God is not to be taken for granted

By 
  • August 13, 2007

21st Sunday in Ordinary Time (Year C) Aug. 26 (Isaiah 66:18-21; Psalm 117; Hebrews 12:5-7, 11-13; Luke 13:22-30)

New experiences — even difficult and painful ones — provide the opportunity for transformation and a change in spiritual awareness. The Israelites endured the destruction of their city and 50 years of painful and humiliating exile in Babylon. But that experience left a deep mark on their understanding of God.

In Babylon, they had firsthand experience of the negative and positive aspects of an alien culture. They were exposed daily to another religion and were able to transform and adapt the creation myths of that religion when writing the Old Testament. But the most dramatic impact was on their collective image of God. Worshipping the God of Israel in a foreign land convinced them that their God was God of all the earth, not just a territorial God. All of creation was the handiwork and possession of God, as were all the peoples on the face of the earth. And God’s plan of redemption included all of humanity, not just a particular few.

Before and after the exile represent two stages of Israelite religion. How do the experiences of our time have an impact on our spiritual awareness and images of God? Unfortunately, 9/11 and the rise of terrorism has made many retreat behind their tribal god as a protective deity to be invoked in the battle with the “other.” People of different cultures or customs are viewed by many as threatening. Wouldn’t it be wonderful if instead of this reaction, people of all religions would re-examine their theologies and their god-talk and allow their minds and hearts to be expanded?

The encounter with other religions and cultures should not leave us fearful, defensive and negative. It should be an opportunity for growth, openness and an increased appreciation for the grandeur, generosity and compassion of our God. Other experiences, such as poverty, powerlessness and humiliation should not render us resentful and lusting for revenge. They should be a catalyst for change and should instill in us a passion for justice and a compassionate view towards others.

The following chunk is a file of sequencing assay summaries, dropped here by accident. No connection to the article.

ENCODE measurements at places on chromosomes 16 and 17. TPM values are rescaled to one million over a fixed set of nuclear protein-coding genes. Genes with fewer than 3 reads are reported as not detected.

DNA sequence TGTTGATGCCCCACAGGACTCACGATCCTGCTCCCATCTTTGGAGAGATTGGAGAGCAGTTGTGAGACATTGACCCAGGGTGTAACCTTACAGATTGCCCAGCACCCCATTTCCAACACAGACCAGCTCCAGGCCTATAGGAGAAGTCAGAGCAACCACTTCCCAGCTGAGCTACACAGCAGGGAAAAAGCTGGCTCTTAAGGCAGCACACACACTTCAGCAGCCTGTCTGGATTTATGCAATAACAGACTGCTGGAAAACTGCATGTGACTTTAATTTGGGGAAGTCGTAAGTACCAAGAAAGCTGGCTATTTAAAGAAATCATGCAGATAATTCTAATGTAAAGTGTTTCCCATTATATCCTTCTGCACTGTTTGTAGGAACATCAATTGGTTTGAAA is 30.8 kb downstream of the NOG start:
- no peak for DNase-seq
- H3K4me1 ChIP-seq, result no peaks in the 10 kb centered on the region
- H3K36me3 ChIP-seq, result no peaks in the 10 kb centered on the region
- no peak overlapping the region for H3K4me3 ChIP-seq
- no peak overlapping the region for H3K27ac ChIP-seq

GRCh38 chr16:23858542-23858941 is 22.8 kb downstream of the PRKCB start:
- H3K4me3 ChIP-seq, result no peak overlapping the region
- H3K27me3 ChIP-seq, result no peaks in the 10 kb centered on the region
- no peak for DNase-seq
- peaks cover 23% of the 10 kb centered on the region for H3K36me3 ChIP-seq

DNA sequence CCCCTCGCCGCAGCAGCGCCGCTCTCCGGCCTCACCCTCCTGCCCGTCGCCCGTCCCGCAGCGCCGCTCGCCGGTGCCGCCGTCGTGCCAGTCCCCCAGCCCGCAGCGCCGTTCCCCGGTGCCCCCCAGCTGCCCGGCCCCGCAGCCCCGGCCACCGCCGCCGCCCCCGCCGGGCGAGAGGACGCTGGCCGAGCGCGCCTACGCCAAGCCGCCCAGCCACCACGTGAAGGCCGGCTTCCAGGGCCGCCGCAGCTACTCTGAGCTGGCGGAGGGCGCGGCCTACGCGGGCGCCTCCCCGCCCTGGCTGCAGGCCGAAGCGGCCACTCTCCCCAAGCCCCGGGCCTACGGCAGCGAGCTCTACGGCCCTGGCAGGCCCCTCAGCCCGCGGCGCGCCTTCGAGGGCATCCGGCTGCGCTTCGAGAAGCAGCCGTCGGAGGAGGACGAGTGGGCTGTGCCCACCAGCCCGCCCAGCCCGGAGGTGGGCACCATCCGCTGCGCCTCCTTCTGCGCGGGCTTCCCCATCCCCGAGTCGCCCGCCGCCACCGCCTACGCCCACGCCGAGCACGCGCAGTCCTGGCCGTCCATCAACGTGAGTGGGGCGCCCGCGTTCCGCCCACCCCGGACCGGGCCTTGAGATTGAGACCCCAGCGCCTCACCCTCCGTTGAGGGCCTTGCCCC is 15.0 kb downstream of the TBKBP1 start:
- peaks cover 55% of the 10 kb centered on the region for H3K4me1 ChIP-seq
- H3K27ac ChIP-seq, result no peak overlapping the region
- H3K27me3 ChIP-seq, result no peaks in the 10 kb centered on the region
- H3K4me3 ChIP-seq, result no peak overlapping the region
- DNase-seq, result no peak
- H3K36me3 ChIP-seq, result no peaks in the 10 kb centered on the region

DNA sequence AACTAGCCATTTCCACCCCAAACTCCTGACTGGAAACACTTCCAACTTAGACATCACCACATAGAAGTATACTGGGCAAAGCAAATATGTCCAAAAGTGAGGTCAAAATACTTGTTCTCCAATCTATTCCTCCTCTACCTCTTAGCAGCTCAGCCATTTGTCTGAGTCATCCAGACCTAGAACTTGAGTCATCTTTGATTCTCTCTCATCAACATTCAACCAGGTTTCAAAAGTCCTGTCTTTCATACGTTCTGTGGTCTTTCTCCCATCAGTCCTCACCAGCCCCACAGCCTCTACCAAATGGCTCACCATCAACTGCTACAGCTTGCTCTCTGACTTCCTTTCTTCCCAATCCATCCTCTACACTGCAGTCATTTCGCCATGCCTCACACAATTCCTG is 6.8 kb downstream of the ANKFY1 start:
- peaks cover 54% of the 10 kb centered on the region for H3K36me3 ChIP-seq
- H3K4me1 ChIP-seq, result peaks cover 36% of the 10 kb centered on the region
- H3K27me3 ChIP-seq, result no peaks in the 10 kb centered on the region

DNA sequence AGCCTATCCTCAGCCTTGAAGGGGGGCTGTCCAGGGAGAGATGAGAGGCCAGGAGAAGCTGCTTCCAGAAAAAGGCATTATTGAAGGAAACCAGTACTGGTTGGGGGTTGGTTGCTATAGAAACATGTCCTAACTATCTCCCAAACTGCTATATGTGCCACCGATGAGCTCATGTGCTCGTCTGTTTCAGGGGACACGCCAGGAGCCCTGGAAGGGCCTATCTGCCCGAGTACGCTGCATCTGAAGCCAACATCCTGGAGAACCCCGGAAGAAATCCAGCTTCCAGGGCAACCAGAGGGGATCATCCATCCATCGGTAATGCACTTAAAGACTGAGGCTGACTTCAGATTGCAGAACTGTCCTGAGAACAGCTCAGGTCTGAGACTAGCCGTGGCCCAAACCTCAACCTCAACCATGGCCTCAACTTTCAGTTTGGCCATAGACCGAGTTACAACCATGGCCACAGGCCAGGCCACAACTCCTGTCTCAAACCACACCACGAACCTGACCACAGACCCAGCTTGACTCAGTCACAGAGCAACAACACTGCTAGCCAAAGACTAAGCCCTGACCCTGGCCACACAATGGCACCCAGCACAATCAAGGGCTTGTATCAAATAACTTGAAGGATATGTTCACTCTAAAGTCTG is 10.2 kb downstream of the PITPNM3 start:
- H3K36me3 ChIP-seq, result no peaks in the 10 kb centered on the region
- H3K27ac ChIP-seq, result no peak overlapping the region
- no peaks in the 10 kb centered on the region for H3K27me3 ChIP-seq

The author of Hebrews writes in a similar vein, but with the use of questionable imagery. Punishment, chastisement, a father’s punishment — these can give a distorted view of God and have often given the stamp of approval for harshness or brutality cloaked in religious language. God is not an old man in the sky who metes out punishment to His children. The “punishment” that we undergo is often the consequences of individual or collective choices and actions. The imagery would suggest that we not think of difficult situations as divine punishment, but opportunities to walk in harmony with God. Everything depends on our choices: are we victims or agents in our own growth towards the divine?

How many will be saved? Only a few? Many have asked this question and the answer has often been (and sometimes with a touch of glee) only a few. Indeed, for many people heaven is a sort of exclusive country club — we can’t just let anyone in here, can we? The Gospel passage was written in an apocalyptic environment. The Gospel writer expected the imminent return of Jesus followed by the final judgment. The Christian community was similar to the ark in the flood story of Genesis. Only a few would be saved, for the narrow gate was faith in Jesus and a life exemplified by love. God casts His net to the four corners of the earth in the final harvest. The story suggests that smugness and spiritual arrogance are the only things that truly call one’s inclusion in the Kingdom of God into question.

Our own collective experience of the last 2,000 years has opened our minds and hearts to a larger reality — the big picture. There are many ways to Jesus, not all of them obvious. And God works in terms of centuries and millennia rather than the short time frame in the minds of the biblical writers. We no longer live with such intense apocalyptic expectation — we do not expect the world to end tomorrow. But the point still stands: God is not to be taken for granted, nor His patience and forbearance treated in a cavalier fashion. Each day is a gift and it must be lived as well as we possibly can.

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